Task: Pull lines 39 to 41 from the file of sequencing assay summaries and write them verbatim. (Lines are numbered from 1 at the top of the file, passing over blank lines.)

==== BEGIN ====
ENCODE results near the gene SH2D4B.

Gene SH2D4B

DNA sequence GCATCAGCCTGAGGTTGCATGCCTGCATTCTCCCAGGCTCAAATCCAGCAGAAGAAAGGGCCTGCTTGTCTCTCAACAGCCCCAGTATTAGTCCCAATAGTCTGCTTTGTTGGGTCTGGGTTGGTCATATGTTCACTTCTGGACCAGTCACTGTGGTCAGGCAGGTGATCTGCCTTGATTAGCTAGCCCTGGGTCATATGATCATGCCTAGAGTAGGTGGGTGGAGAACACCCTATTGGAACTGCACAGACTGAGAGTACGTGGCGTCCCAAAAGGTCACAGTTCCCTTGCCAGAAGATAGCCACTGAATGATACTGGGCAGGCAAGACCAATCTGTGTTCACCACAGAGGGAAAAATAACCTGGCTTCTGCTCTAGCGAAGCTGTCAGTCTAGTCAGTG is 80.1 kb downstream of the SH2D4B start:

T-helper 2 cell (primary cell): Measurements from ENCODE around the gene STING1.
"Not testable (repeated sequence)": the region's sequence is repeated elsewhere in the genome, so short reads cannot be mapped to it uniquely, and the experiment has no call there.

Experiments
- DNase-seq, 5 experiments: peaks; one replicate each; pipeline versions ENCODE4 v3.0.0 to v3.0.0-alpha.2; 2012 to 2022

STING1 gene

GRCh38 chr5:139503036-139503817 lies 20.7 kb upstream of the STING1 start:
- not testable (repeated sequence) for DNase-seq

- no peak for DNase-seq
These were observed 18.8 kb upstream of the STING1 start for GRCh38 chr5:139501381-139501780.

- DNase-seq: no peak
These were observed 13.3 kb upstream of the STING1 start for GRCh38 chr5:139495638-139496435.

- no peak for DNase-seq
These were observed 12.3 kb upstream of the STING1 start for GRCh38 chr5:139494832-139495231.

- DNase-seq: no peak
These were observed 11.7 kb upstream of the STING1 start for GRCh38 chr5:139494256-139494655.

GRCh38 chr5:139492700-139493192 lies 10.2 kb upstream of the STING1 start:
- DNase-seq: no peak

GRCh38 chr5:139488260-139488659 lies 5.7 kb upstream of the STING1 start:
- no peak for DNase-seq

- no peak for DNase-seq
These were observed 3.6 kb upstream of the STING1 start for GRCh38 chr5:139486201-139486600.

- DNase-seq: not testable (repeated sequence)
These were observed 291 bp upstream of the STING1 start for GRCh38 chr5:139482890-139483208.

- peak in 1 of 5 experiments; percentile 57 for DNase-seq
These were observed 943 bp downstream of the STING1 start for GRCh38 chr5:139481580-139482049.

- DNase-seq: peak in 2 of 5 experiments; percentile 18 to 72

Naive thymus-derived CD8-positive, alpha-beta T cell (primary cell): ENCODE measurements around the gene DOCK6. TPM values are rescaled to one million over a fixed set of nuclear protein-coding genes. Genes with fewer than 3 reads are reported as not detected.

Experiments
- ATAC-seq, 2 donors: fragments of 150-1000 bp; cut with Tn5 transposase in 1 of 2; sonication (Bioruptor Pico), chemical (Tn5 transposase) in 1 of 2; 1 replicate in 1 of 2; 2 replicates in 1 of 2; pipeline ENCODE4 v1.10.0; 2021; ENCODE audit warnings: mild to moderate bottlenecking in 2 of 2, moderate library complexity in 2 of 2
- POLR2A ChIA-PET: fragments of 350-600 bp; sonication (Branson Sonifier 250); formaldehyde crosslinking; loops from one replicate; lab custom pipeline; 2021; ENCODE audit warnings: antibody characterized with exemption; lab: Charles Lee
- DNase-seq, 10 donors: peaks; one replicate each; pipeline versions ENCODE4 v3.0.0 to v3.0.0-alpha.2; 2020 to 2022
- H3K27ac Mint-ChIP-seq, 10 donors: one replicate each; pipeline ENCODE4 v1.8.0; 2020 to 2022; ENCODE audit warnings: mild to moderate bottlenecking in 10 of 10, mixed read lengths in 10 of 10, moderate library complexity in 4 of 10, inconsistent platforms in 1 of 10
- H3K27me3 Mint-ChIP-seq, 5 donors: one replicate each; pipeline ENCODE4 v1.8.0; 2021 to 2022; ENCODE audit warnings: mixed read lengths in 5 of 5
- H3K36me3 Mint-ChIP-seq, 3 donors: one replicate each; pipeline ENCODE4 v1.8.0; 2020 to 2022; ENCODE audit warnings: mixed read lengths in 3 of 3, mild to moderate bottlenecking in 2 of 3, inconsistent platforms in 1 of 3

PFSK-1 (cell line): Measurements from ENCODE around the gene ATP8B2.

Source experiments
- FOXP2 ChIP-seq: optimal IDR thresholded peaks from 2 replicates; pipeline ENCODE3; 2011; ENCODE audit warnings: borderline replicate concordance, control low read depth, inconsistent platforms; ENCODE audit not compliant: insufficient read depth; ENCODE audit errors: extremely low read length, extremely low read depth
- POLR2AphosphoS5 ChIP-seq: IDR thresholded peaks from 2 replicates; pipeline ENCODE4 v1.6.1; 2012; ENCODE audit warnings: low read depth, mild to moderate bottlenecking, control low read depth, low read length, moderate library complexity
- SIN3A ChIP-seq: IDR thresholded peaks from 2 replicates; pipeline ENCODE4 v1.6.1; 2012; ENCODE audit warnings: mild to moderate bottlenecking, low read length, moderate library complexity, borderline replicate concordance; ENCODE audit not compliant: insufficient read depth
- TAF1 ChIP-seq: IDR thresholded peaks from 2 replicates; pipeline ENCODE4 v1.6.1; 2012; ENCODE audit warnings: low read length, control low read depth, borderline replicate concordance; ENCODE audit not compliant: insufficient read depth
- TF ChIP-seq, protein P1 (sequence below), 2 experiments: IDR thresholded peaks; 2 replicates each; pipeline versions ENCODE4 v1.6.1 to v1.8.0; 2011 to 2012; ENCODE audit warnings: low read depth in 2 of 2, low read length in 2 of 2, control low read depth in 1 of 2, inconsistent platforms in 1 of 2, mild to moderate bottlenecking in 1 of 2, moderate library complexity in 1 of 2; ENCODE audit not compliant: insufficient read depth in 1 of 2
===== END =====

Source experiments
- FOXP2 ChIP-seq: optimal IDR thresholded peaks from 2 replicates; pipeline ENCODE3; 2011; ENCODE audit warnings: borderline replicate concordance, control low read depth, inconsistent platforms; ENCODE audit not compliant: insufficient read depth; ENCODE audit errors: extremely low read length, extremely low read depth
- POLR2AphosphoS5 ChIP-seq: IDR thresholded peaks from 2 replicates; pipeline ENCODE4 v1.6.1; 2012; ENCODE audit warnings: low read depth, mild to moderate bottlenecking, control low read depth, low read length, moderate library complexity